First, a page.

, Salem, MA

January 19, 2014

20% rule hovers over election

Paul Leighton
Staff Writer

---- — When Barnstable residents went to the polls in 2009 to vote on a controversial sewer project, 77 percent voted against it — and lost.

The defeat came about because fewer than 20 percent of the town’s registered voters turned out for the election, a standard that had to be reached to validate the vote in the citizens referendum.

“A lot of the people in town were disturbed by it,” recalled Barnstable resident John Julius, one of the ‘no’ advocates. “The gun was stuck to our head because we had to get the 20 percent.”

Opponents of the Brimbal Avenue rezoning will be facing an even higher obstacle in the Feb. 8 special election.

According to the Beverly City Charter, at least 20 percent of the city’s registered voters — or about 5,100 people — will have to vote ‘no’ to overturn the City Council’s decision to rezone.

If the turnout is only 20 percent, as it was in last September’s preliminary election, every voter would have to vote ‘no’ for the ‘no’ vote to prevail.

The 20 percent rule was set in 1995 when voters approved a new city charter. Charlie Grimes, who served as chairman of the Charter Commission, said commission members wanted to make sure that decisions by elected officials couldn’t be overturned by a small group of residents.

“You could have 500 people go to the polls out of an electorate of 25,000,” Grimes said. “We need to have a clear statement by enough of the population to know this is not some fluke.”

A spokesman for the Massachusetts Secretary of State’s office said he did not know how many communities have instituted minimum voter requirements for referendum questions, which seek to repeal a law.

Barnstable Town Clerk Ann Quirk said she thinks it’s more common to set a minimum turnout for referendum questions, rather than Beverly’s requirement of a minimum number of votes to overturn a measure.

Like Barnstable in 2009, a referendum election on Nantucket last July was invalidated because it failed to draw a minimum number of voters, in that case 15 percent.

Ironically, the Beverly City Charter was adopted during the same election in November of 1995 when Beverly voters last faced a referendum ballot question.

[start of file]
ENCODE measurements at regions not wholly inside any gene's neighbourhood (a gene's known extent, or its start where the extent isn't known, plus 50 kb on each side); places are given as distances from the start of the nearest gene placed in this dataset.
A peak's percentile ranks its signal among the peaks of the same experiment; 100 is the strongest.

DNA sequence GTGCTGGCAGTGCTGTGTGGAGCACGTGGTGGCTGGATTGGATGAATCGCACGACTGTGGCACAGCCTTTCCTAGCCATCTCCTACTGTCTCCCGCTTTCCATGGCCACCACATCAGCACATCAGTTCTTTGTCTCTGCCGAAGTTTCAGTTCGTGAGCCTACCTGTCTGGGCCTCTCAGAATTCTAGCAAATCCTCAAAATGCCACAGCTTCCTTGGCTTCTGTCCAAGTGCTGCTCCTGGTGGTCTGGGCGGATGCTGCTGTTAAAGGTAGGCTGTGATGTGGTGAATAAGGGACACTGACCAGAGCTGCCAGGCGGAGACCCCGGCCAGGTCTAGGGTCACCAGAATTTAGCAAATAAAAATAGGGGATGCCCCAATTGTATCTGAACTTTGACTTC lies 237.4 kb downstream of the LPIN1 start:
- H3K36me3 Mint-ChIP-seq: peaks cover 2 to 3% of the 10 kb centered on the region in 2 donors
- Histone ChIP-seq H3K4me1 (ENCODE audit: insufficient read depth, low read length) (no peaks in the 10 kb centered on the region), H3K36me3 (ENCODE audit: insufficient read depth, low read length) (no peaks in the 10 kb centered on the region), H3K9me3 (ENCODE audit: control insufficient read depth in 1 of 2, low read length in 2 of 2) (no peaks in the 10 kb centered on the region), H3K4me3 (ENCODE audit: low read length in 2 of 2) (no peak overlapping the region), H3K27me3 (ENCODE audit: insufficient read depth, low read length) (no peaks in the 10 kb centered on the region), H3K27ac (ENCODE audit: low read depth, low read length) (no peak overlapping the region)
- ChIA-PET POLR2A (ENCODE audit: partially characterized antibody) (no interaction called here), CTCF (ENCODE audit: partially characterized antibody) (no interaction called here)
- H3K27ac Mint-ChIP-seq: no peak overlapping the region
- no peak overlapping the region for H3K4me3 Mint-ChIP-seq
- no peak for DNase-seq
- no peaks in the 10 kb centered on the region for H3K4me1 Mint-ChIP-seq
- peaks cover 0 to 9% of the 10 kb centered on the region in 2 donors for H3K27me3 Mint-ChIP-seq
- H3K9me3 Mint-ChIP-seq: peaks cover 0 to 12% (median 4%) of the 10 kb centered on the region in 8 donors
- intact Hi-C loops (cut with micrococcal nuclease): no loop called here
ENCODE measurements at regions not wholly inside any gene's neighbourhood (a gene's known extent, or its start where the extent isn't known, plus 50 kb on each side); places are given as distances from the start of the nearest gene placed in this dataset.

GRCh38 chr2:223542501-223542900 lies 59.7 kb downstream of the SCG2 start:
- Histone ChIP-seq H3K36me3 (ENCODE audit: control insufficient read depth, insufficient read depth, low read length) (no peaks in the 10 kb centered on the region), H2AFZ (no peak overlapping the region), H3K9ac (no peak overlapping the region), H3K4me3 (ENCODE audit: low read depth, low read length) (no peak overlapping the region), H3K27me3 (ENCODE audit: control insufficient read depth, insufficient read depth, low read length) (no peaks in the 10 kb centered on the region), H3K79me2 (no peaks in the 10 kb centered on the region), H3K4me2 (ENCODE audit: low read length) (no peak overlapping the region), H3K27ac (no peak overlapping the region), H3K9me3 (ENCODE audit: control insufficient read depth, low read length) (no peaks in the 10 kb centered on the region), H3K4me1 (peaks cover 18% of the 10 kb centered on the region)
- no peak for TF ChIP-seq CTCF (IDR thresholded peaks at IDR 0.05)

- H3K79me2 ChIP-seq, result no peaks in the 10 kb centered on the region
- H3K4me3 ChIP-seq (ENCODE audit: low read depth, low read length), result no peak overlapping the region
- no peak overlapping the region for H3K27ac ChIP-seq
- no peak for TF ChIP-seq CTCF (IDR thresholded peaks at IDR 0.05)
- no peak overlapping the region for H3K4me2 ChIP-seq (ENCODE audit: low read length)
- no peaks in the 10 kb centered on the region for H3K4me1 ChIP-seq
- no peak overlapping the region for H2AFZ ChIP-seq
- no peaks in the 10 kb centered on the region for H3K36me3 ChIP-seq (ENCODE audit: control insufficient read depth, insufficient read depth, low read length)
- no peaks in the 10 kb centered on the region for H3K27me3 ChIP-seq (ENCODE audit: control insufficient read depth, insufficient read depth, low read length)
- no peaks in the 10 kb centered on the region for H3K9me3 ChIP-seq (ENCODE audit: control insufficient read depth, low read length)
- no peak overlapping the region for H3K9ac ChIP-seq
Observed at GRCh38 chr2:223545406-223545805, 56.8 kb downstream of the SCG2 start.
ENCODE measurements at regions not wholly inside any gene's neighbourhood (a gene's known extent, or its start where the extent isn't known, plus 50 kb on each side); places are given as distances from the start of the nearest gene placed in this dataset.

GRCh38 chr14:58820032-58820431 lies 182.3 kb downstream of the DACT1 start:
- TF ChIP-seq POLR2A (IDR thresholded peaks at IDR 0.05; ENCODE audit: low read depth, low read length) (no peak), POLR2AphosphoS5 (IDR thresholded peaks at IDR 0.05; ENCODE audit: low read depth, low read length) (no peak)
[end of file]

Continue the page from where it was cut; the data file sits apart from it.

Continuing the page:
Since the new charter was not yet in effect, that ballot question — on whether to rezone property to allow for the construction of the Stop & Shop on Elliott Street — was not subject to the 20 percent rule. The rezoning passed by a more than 2-to-1 margin.

Grimes said there was no specific reason why commission members decided to require a minimum number of votes to overturn a measure, rather than requiring a minimum turnout, or why they set the bar at 20 percent.

“It really comes down to a debate as to what is enough,” he said. “There’s no tremendous logic that says it’s got to be 20 instead of 15, or 20 instead of 25. It was just, ‘Let’s draw the line somewhere.’”

Voters will decide whether or not to overturn a decision by the City Council to rezone a 3.6-acre piece of land on Brimbal Avenue. The rezoning would enable a land swap between the state and a developer, and allow the developer to apply for a special permit from the Planning Board to build a $20 million shopping plaza anchored by a Whole Foods Market.

The development of the shopping plaza would trigger a $5.2 million traffic project that includes moving the Sohier Road/Brimbal Avenue connector road and building roundabouts at both ends of the road.

Proponents say the project will improve traffic flow and eliminate dangerous left-hand turns. Opponents say the shopping plaza will draw more traffic to an already-busy area and that the traffic project is out of scale for the area.

The developer, CEA Group President Steven Cohen, said last week that he will build a shopping plaza on his current land if the rezoning does not pass, but that the plaza would not include a Whole Foods Market because it would not be “economically feasible” on a smaller site.

That statement contradicts a handout from CEA Group last September that said Whole Foods would be built even if the rezoning does not pass.

Asked to explain the change, Cohen said in an email, “CEA believes it would be desirable for Whole Foods to remain as part of the project and previously assumed that that would be the case. However, upon more careful study, CEA no longer believes that that option would be feasible.”

Staff writer Paul Leighton can be reached at 978-338-2675 or